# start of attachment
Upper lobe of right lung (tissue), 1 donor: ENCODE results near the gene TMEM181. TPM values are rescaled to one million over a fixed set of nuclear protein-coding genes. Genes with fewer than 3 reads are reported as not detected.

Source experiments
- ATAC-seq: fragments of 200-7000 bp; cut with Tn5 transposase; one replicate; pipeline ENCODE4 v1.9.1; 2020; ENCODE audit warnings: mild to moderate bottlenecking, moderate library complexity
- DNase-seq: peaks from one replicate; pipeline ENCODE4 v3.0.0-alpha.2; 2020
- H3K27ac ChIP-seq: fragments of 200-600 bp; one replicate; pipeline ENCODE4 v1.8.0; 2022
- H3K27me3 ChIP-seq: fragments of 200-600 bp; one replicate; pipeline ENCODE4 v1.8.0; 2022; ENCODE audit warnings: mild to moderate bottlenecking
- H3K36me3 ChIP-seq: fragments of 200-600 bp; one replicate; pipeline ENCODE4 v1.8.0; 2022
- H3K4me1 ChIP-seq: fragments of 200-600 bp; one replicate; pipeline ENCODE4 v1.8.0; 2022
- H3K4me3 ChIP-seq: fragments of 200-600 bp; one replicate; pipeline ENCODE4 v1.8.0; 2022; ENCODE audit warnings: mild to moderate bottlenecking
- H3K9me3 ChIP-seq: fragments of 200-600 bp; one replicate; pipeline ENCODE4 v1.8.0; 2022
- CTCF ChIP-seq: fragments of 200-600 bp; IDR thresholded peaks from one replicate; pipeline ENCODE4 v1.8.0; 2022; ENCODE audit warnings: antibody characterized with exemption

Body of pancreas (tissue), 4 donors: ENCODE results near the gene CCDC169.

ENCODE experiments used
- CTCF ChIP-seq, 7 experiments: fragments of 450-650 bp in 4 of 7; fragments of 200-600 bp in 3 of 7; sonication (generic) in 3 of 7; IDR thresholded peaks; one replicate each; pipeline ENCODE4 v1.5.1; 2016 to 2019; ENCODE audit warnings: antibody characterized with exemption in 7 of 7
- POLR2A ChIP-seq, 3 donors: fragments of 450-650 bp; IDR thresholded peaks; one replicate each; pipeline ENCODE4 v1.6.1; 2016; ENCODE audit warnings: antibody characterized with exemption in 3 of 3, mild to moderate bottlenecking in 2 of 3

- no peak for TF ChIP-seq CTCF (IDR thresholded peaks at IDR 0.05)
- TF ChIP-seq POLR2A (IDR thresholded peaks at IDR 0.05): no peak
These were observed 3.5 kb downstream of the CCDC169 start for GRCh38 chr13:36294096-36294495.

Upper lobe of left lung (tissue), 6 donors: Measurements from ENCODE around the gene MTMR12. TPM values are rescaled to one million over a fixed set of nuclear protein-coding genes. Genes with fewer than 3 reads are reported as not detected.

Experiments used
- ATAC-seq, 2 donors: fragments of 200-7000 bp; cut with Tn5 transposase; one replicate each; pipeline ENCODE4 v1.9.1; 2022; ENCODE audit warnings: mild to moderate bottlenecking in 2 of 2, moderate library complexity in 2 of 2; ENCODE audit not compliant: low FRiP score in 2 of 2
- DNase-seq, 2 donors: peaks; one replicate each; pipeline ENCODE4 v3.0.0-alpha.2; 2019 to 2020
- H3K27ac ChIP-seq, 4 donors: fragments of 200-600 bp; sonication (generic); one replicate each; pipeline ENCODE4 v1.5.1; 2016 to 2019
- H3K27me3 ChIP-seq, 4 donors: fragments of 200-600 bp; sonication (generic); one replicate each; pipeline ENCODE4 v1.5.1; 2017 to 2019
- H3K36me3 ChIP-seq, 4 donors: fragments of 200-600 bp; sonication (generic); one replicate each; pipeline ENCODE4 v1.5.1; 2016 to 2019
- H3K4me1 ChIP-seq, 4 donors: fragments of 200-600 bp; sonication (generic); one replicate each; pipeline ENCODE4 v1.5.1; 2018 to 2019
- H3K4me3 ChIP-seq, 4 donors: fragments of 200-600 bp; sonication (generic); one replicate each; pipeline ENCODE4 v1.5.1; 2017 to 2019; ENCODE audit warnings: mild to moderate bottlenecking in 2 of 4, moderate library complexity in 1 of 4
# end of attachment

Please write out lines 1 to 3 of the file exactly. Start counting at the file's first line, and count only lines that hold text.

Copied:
Upper lobe of right lung (tissue), 1 donor: ENCODE results near the gene TMEM181. TPM values are rescaled to one million over a fixed set of nuclear protein-coding genes. Genes with fewer than 3 reads are reported as not detected.

Source experiments
- ATAC-seq: fragments of 200-7000 bp; cut with Tn5 transposase; one replicate; pipeline ENCODE4 v1.9.1; 2020; ENCODE audit warnings: mild to moderate bottlenecking, moderate library complexity